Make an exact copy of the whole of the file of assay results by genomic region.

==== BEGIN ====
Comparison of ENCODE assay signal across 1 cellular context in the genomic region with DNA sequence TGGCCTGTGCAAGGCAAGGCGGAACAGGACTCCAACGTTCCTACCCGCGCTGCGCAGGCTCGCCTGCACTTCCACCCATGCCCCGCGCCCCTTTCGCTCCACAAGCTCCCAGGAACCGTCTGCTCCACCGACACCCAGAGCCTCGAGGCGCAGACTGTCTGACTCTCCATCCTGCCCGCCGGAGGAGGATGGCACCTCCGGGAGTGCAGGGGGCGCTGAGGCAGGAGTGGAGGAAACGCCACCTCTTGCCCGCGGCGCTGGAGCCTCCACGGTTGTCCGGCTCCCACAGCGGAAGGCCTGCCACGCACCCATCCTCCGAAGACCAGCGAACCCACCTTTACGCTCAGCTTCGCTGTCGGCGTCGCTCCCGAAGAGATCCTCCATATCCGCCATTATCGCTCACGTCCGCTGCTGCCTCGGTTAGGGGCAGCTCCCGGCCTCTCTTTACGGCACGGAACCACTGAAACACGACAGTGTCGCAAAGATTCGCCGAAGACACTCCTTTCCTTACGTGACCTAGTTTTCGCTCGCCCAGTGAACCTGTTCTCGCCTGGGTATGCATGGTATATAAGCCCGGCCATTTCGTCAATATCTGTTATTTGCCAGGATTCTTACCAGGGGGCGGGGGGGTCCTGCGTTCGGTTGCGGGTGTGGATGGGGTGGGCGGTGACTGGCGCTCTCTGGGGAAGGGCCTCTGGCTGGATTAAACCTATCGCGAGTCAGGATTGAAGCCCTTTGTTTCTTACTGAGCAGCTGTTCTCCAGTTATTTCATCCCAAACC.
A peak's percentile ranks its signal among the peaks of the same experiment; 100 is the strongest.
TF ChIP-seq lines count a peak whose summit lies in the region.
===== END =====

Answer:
Comparison of ENCODE assay signal across 1 cellular context in the genomic region with DNA sequence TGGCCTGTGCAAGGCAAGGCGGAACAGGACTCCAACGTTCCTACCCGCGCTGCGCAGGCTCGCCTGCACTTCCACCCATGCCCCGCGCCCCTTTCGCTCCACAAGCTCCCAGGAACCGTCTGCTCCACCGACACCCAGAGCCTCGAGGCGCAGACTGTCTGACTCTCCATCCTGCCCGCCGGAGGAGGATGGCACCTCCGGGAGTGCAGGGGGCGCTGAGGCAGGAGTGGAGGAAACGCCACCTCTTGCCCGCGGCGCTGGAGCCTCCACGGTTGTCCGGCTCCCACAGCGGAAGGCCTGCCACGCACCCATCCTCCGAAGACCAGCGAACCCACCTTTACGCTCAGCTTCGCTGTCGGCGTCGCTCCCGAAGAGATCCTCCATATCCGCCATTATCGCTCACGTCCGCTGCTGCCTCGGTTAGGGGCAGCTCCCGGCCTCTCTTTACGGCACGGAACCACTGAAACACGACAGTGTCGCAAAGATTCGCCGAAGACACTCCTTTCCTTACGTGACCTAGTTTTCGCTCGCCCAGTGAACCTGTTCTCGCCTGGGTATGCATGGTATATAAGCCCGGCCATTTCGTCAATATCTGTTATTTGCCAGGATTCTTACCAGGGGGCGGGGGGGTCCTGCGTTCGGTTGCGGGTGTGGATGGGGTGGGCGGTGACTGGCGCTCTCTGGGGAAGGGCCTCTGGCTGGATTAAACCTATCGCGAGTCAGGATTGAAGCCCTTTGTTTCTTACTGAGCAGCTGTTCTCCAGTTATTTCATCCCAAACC.
A peak's percentile ranks its signal among the peaks of the same experiment; 100 is the strongest.
TF ChIP-seq lines count a peak whose summit lies in the region.